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Politics

Suu Kyi poised to run second campaign amid rise of splinter parties

Myanmar's leader calls for 'loyalty' to ruling NLD in run-up to November elections

Myanmar's de facto leader Aung San Suu Kyi arrives at the electoral commission to formalize her re-election bid as a parliament member in Yangon, Myanmar, Aug. 4.   © Reuters

YANGON -- Myanmar's de facto leader Aung San Suu Kyi on Tuesday filed her candidacy papers to run in the general election in November, demonstrating her determination to continue the country's democratically elected administration for the next five years.

Suu Kyi, who now holds the position of State Counsellor, filed her candidacy at the district election commission office in Thanlyin township on the outskirts of Yangon. Wearing a protective face mask and gloves, she was welcomed by her supporters and party members as she arrived at the commission office. Her supporters wore masks printed with Suu Kyi's portrait and held banners saying 'Long Live Amay (Mother) Suu'.

"We are extremely happy to be here to welcome our leader, who has been with us since 1988 through all the struggles to fight against the [military] dictatorship. She's now serving the country and we are supporting her," U Han Nyunt, one of her supporters, told the Nikkei Asian Review.

According to Myanmar's Union Election Commission, 37 million people are eligible to vote and 97 parties are eligible to field candidates for the polls. A total of 1,171 seats at national, state and regional levels will be contested.

Unlike in previous elections, Suu Kyi's ruling National League for Democracy party will find itself running an election campaign against a rising tide of criticism against her. Some of the critics were her former allies along her democratic journey but their paths have diverged for a number of reasons.

Newly established political parties like the People's Pioneer Party (PPP) and Union Betterment Party (UBP) plan to contest major seats in the election.

Thet Thet Khine, a lawmaker and founder of the PPP, left the NLD in October last year to form the new party. She said her party would field candidates in almost 100 constituencies.

"We are now expecting to contest seats in almost 100 townships in the country," she told the Nikkei Asian Review. The PPP would mainly contest in the regions that are not ethnic minority states, she added.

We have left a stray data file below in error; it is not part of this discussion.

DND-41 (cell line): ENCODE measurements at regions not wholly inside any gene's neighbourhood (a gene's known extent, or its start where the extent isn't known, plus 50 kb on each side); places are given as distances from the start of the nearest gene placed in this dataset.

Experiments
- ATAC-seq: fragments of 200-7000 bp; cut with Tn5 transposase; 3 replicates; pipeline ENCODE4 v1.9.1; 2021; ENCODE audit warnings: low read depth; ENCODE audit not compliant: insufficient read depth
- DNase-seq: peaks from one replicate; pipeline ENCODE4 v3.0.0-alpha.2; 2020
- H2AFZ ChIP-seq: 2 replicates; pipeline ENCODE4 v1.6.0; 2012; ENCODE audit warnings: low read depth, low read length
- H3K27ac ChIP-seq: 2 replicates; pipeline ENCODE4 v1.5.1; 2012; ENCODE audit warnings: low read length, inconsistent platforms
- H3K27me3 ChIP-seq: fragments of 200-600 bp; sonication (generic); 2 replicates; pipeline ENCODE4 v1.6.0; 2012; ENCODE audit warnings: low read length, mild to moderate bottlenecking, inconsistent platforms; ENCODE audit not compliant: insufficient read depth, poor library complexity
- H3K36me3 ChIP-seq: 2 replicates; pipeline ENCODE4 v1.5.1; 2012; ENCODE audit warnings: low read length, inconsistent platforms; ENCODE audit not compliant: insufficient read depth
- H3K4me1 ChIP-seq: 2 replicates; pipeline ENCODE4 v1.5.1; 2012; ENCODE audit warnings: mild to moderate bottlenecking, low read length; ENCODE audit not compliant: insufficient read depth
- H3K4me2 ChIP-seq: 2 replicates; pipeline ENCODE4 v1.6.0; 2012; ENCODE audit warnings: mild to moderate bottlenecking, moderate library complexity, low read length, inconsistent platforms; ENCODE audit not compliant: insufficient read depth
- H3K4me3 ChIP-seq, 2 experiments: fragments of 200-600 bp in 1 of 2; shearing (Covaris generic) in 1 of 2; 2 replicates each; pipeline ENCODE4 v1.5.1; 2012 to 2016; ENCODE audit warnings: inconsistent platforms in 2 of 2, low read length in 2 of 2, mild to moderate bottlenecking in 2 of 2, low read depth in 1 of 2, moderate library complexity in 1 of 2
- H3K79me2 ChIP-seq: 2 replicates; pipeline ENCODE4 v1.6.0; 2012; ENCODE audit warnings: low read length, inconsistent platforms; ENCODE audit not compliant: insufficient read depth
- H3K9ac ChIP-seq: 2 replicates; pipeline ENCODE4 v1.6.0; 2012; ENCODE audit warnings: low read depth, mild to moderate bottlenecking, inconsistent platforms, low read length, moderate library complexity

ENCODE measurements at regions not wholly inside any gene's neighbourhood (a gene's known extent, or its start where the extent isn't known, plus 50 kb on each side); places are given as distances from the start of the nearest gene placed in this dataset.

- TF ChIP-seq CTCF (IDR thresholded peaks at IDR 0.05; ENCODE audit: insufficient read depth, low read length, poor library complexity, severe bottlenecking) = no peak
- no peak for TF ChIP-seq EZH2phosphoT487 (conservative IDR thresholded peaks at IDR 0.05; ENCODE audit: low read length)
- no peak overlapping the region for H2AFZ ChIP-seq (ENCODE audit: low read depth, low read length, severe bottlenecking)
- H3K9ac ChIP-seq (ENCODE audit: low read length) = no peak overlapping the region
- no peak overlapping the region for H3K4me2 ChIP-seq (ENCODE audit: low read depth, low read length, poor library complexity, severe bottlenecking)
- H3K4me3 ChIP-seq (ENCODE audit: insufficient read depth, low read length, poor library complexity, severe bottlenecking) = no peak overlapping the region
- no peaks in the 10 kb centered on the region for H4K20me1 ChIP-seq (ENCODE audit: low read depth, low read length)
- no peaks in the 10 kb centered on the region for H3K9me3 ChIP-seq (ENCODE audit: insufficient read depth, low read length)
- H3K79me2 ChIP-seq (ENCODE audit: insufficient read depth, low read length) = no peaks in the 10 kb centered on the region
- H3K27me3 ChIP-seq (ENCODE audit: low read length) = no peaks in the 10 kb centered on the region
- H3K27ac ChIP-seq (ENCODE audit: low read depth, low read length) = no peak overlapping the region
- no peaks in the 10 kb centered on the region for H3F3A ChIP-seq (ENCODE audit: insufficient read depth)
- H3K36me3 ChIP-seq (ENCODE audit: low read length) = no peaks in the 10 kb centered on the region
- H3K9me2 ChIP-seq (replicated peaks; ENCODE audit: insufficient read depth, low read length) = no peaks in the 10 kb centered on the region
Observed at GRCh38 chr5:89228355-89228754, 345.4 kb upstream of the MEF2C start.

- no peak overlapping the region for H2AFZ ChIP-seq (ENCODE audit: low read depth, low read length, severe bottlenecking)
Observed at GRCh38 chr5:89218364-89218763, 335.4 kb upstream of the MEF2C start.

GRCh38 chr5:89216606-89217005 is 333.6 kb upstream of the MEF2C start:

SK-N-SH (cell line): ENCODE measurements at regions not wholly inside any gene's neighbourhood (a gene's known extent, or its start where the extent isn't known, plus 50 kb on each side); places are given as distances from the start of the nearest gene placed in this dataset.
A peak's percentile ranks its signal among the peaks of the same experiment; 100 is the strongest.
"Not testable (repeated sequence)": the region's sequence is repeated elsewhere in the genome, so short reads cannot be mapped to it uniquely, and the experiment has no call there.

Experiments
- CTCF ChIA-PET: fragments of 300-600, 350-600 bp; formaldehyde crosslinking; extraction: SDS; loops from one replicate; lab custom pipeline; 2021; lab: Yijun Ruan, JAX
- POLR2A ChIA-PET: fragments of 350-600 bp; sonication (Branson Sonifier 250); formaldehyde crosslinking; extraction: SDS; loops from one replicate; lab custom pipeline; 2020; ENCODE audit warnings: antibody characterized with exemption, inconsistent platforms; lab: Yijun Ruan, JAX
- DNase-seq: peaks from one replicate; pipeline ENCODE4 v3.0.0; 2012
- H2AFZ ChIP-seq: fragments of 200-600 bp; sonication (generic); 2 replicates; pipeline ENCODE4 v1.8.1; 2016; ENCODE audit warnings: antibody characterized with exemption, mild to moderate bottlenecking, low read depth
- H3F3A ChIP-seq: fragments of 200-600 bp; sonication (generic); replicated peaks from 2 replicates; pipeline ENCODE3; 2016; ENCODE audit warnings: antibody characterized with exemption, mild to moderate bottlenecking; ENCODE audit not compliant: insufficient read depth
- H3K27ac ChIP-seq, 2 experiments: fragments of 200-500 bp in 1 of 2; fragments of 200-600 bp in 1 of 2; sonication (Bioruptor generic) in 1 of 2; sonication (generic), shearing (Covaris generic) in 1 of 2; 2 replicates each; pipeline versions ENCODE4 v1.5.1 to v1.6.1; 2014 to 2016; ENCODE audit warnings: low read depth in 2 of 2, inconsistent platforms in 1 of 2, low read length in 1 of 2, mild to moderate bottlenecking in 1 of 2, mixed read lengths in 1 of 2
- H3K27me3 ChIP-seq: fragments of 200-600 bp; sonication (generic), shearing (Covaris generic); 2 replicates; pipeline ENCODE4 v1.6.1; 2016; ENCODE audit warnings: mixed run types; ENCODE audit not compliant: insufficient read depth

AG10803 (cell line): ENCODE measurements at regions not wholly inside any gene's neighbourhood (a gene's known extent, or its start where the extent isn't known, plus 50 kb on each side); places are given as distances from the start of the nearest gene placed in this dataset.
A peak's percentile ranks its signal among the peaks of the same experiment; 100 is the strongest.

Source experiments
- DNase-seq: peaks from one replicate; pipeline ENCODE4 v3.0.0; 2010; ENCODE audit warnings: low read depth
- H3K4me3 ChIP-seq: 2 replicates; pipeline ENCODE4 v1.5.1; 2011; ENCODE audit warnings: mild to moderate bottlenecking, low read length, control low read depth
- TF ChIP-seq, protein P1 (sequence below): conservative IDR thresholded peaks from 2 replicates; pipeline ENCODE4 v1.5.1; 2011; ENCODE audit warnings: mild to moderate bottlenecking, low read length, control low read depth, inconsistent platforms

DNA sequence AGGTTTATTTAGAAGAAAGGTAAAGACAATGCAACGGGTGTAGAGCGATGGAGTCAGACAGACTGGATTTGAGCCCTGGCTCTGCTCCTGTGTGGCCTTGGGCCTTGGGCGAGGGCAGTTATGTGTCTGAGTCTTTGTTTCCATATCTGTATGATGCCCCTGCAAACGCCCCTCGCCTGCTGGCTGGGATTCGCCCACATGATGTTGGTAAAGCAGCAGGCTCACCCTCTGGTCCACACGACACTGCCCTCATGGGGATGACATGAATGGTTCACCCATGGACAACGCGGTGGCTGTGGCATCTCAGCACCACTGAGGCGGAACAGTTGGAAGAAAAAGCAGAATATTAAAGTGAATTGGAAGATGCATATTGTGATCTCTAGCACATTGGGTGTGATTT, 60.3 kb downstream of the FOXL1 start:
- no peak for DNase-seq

Suu Kyi has come under international criticism over several issues, the main one being her support for the military in the Rohingya crisis, which has seen large numbers of the Muslim ethnic group forced to flee violence.

Amid civil war in several parts of the country, Rakhine State is one area where the country's military faces an ongoing fight with armed ethnic groups. Suu Kyi is still struggling to work on the peace process, which was one of the campaign messages from the previous general election in 2015.

Another issue on which her government faces international pressure is for having shut down internet access in nine townships in Rakhine and Chin States for more than a year.

According to a military spokesman, this was done "in order to prevent leaks of military secrets and to stop the spread of racial hatred on social media." Although the government has now lifted the internet ban, people still cannot easily access the internet and connectivity is very slow, according to residents in Rakhine State. This all comes against the backdrop of the coronavirus pandemic and a heightened need for access to information.

Looking ahead to November, Suu Kyi's party is aiming for 20% of its candidates to be women, up from about 13% in 2015.

Suu Kyi delivered a video message to candidates in late July, saying that the party had chosen the candidates due to their loyalty to the party's policies.

"We look at the applicants' loyalty to the party's policies," she said. "We are paying special attention to those who will faithfully support the aspiration of democratic federalism and who will walk along with us."

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